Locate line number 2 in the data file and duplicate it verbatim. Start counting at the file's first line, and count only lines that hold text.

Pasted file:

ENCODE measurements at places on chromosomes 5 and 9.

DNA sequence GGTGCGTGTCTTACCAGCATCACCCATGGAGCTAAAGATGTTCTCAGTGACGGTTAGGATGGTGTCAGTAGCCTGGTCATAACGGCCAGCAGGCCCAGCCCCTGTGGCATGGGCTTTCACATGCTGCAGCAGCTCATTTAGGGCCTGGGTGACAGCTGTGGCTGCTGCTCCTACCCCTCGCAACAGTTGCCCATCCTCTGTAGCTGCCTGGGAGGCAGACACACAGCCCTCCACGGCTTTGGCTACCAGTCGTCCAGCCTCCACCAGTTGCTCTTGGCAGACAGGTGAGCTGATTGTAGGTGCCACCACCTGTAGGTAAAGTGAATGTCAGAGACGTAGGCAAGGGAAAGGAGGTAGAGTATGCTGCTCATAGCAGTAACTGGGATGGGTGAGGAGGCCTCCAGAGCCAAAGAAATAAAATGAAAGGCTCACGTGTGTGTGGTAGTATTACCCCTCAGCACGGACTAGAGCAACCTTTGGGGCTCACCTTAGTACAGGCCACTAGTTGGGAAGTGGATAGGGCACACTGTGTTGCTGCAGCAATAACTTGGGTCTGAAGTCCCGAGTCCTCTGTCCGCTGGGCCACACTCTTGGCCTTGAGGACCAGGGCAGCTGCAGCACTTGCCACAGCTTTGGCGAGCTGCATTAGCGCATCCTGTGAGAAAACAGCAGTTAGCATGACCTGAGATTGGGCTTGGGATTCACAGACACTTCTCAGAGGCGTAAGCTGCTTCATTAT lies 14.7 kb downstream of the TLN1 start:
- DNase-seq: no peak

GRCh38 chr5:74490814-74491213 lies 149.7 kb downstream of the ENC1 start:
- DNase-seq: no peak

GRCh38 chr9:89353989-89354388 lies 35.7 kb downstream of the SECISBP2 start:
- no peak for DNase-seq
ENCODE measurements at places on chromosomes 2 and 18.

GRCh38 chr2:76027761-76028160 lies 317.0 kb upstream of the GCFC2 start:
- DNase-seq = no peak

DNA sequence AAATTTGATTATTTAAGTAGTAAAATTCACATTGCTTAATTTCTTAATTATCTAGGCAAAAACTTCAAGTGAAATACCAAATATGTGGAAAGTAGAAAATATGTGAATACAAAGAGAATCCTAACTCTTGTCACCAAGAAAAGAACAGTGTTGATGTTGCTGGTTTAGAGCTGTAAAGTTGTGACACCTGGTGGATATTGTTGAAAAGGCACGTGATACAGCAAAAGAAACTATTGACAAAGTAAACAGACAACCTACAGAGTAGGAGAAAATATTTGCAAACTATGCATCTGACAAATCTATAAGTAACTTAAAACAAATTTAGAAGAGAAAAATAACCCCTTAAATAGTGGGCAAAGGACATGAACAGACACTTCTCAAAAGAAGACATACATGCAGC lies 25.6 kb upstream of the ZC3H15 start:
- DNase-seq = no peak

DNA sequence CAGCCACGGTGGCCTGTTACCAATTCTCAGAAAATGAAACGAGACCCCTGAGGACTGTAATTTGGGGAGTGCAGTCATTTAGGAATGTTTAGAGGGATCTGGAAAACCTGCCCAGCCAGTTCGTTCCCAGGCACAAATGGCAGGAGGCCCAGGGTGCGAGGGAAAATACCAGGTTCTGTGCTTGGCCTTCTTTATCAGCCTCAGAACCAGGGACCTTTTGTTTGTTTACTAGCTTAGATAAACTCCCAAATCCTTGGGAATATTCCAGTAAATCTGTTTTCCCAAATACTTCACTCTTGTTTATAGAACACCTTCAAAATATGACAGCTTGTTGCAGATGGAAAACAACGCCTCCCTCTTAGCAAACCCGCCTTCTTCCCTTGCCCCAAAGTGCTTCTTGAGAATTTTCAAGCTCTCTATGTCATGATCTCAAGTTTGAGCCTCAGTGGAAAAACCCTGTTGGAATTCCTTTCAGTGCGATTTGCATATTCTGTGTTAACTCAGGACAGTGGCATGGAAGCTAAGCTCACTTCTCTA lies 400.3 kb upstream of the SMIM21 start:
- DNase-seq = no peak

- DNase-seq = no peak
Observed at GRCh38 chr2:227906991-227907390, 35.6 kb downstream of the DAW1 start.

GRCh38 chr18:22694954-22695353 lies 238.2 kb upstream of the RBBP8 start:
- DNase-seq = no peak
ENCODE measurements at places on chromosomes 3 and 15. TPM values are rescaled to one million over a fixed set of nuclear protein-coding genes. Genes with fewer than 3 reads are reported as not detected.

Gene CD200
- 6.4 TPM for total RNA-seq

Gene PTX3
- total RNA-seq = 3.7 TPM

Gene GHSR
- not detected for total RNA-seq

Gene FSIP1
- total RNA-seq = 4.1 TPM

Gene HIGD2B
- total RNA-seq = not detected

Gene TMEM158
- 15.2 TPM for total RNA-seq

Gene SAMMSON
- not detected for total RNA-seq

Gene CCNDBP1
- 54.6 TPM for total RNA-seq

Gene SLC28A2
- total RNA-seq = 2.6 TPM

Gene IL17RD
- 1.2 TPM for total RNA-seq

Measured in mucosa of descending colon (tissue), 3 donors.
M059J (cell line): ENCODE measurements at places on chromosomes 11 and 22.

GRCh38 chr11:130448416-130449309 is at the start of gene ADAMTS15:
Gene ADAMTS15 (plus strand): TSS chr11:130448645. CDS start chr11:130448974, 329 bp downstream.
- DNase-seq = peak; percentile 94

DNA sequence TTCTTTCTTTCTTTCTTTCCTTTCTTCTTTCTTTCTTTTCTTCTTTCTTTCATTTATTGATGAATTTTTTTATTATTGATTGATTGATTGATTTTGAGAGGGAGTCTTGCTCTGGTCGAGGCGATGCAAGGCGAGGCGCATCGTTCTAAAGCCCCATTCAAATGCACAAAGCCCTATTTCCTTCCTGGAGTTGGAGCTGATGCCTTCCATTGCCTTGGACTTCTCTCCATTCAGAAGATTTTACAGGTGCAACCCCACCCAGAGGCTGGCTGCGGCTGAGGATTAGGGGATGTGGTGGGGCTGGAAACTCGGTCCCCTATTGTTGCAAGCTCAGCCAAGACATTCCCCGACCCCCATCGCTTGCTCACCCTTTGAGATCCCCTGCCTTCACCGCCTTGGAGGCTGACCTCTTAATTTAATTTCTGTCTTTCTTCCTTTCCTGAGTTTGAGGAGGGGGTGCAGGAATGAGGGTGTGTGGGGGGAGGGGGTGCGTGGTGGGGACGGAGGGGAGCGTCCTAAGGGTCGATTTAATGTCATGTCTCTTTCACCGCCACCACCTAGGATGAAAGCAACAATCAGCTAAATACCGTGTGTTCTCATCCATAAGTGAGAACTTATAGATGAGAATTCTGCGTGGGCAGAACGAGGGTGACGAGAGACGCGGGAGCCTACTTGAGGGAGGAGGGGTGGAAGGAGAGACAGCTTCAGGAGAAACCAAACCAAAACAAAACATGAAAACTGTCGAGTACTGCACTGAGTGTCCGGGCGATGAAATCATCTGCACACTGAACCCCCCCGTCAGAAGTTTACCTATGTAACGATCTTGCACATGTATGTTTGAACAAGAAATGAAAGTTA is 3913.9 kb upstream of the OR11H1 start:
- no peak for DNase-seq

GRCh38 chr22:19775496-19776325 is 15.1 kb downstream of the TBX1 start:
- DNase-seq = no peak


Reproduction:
DNA sequence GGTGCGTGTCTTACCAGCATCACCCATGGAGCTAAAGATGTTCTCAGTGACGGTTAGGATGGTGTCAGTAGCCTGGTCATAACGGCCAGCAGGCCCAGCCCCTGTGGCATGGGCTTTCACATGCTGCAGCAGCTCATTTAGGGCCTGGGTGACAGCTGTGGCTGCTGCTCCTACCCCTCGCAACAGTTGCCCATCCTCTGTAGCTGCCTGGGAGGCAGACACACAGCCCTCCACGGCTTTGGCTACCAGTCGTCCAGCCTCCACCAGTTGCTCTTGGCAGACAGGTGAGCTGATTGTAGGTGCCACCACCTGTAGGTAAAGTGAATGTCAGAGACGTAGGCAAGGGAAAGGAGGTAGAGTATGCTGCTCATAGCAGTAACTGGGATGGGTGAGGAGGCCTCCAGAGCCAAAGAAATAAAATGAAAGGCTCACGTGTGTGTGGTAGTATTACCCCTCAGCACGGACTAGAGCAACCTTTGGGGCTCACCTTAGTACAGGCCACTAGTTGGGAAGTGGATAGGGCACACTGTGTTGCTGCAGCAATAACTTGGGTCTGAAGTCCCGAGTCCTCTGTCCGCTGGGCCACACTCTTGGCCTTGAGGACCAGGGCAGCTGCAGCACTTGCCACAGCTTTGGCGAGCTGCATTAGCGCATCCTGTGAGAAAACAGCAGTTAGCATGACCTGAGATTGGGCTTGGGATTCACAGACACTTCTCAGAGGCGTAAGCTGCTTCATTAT lies 14.7 kb downstream of the TLN1 start: